More than one-half (57 per cent) of working Canadians have experienced or witnessed workplace harassment, according to a survey released by Queen’s School of Business at Queen’s University in Kingston, Ont.
Inappropriate “love taps” and coerced office affairs aren’t the only acts constituting harassment behaviours — harassment can take a variety of insidious forms that are sometimes difficult to identify, according to Jana Raver, associate professor at Queen’s School of Business.
“While we no longer smoke and drink in the office like the characters from Mad Men, Don Draper’s style of workplace harassment is still alive and well in 2012,” said Raver. “Many offenders rationalize their actions as harmless but this isn’t a TV show that ends in 60 minutes — it’s real life and a single incident of harassment can cause long-lasting suffering for the victim.”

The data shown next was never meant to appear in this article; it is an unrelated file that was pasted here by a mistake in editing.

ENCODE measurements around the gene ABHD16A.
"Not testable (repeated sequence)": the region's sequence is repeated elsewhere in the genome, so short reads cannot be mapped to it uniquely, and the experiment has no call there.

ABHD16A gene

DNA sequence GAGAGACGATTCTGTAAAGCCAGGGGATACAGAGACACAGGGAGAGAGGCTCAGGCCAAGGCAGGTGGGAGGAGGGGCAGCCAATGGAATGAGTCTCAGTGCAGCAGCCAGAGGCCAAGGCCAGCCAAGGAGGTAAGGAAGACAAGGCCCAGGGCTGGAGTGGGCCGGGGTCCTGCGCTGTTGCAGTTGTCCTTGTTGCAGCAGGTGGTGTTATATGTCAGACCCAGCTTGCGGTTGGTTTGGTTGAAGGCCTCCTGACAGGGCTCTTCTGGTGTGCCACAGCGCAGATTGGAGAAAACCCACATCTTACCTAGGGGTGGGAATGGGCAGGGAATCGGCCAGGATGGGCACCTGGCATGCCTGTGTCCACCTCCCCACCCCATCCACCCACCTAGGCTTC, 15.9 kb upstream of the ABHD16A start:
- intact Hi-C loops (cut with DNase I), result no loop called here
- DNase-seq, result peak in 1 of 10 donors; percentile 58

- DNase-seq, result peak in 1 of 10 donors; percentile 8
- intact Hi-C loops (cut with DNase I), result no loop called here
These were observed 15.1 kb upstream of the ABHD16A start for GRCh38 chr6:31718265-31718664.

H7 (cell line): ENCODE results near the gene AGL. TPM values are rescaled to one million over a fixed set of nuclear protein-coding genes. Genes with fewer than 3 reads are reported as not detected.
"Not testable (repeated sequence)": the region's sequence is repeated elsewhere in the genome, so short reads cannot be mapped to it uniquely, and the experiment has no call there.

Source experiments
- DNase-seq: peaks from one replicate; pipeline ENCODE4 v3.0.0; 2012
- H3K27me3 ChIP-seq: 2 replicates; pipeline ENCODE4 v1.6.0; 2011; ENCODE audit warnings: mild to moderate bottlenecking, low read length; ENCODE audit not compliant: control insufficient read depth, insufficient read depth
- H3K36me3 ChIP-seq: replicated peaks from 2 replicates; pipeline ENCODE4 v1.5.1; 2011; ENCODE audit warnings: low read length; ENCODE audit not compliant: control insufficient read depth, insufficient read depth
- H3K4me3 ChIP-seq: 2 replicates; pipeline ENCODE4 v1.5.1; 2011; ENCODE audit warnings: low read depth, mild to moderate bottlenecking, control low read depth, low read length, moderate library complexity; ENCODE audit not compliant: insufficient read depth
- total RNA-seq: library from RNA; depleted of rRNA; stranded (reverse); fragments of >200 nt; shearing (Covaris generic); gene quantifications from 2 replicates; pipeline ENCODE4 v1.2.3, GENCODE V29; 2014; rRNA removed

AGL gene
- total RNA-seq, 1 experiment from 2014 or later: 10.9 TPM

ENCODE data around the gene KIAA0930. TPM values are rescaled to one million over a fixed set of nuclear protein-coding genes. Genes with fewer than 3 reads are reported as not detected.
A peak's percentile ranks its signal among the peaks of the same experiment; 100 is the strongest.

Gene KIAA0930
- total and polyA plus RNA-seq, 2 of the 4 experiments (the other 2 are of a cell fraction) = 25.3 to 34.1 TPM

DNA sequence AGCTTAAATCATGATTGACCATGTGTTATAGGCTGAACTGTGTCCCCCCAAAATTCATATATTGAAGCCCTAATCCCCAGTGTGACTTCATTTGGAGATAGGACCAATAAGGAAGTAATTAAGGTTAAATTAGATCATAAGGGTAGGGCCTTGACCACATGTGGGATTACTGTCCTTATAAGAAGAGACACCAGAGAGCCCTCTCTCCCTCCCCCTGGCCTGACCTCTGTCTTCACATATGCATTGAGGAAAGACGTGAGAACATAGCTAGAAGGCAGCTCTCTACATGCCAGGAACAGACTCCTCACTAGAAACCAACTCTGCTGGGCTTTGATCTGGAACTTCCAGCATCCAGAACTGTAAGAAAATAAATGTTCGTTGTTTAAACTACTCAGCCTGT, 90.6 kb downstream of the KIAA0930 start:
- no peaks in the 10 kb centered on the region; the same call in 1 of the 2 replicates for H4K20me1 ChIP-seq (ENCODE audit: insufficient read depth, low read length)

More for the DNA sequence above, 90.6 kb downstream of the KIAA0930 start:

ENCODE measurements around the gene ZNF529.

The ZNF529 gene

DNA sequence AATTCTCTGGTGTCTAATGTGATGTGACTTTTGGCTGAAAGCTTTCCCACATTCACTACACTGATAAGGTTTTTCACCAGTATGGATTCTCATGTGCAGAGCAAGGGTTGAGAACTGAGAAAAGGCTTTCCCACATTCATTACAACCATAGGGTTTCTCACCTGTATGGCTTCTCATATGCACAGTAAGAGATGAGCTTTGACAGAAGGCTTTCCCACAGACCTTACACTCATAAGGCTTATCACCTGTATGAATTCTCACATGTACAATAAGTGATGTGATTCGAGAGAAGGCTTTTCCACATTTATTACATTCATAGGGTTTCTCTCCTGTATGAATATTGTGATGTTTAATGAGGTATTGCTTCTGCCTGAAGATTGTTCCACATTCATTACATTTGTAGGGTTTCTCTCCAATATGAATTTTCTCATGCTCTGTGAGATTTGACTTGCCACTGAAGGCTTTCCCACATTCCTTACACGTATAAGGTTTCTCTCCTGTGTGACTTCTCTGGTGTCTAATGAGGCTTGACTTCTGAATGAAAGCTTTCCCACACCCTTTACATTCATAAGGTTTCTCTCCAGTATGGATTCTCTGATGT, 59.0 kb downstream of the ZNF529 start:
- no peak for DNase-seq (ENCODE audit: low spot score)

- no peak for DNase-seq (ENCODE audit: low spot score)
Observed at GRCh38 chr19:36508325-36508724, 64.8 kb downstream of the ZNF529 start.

Gender dynamics play a role but not strictly in the male versus female way that many of us may think, she said. While men are disproportionately identified as the culprits, with one-half of the harassment inflicted solely by them, when women experience harassment (personally or as a witness), they are twice as likely as men to report it came from another woman (30 per cent versus 15 per cent of men).
Women are also more likely to reveal they have personally experienced harassment (33 per cent versus 26 per cent of men), found the survey of 1,505 people.
“Today’s workplace bully can be male or female but while men tend to bully both women and men equally, female bullies tend to disproportionately choose other female colleagues as targets,” said Raver. “And contrary to stereotypes of bullies preying on the weak for power, most targets of bullying in the office — regardless of gender — tend to be the average and above-average performers.”
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